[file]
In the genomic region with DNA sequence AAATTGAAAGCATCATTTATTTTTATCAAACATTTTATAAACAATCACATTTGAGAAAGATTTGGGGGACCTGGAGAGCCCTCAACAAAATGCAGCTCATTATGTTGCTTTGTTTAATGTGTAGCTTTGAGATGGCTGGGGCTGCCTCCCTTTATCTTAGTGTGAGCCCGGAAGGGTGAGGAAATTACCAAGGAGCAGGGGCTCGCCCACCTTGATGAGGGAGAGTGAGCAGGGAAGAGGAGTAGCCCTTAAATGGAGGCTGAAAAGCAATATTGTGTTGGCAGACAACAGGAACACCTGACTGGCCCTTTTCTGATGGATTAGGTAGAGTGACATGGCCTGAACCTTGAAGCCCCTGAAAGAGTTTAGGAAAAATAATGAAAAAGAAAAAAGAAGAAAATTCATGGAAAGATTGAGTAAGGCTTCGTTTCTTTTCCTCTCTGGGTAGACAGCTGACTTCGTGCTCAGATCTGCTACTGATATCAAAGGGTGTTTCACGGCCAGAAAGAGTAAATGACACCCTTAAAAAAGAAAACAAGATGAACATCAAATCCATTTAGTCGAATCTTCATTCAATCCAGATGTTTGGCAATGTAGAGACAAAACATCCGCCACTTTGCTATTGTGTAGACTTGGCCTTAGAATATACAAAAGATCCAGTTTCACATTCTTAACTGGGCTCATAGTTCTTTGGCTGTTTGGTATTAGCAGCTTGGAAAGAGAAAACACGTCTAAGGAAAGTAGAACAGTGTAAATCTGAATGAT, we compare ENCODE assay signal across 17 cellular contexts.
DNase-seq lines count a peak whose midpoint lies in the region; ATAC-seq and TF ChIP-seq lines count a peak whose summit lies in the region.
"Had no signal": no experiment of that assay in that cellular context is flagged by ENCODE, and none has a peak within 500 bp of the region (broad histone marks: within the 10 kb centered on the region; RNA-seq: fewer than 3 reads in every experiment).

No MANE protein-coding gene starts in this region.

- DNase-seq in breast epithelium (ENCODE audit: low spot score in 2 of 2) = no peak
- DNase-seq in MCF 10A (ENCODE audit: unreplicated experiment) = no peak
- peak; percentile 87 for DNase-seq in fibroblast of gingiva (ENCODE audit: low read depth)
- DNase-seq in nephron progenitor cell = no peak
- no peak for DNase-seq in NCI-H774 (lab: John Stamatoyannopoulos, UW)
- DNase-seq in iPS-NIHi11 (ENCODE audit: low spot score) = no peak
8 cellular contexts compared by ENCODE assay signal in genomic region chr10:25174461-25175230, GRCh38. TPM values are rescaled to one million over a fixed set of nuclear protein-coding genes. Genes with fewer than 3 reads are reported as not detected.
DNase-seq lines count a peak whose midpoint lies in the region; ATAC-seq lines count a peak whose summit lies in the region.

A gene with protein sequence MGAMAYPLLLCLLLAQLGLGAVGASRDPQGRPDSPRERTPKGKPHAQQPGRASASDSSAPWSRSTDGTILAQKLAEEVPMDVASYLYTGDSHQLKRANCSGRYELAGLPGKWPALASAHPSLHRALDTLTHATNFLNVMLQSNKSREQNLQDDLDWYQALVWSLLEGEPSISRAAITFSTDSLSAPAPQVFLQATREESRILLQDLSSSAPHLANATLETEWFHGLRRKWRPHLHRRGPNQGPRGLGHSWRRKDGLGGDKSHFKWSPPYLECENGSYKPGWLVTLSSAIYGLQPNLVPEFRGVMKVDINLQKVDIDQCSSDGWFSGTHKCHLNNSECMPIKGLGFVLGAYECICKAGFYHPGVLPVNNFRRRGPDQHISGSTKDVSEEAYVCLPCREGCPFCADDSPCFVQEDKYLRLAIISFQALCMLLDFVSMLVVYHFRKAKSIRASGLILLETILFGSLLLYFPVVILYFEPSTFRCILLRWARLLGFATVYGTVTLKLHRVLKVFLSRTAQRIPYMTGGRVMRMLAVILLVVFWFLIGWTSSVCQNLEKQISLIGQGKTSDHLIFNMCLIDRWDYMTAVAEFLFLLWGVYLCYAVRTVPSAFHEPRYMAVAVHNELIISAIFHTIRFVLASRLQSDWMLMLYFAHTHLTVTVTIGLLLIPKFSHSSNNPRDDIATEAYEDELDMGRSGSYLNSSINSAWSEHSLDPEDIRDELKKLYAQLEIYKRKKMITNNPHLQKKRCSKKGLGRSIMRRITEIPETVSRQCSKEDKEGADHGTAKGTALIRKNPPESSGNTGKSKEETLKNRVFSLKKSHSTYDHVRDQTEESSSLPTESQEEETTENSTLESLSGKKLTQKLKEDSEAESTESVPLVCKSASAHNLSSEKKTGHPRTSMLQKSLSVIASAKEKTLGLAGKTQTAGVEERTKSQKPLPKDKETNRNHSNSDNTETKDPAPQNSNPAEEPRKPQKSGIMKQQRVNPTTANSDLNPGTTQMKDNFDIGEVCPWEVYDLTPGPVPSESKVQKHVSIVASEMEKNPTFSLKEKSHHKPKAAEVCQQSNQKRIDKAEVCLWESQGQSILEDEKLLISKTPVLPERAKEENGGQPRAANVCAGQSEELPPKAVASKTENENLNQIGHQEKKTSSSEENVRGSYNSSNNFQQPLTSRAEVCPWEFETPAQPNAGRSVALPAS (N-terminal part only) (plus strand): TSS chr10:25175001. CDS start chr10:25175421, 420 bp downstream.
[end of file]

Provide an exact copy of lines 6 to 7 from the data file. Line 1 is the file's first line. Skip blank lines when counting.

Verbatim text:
- DNase-seq in MCF 10A (ENCODE audit: unreplicated experiment) = no peak
- peak; percentile 87 for DNase-seq in fibroblast of gingiva (ENCODE audit: low read depth)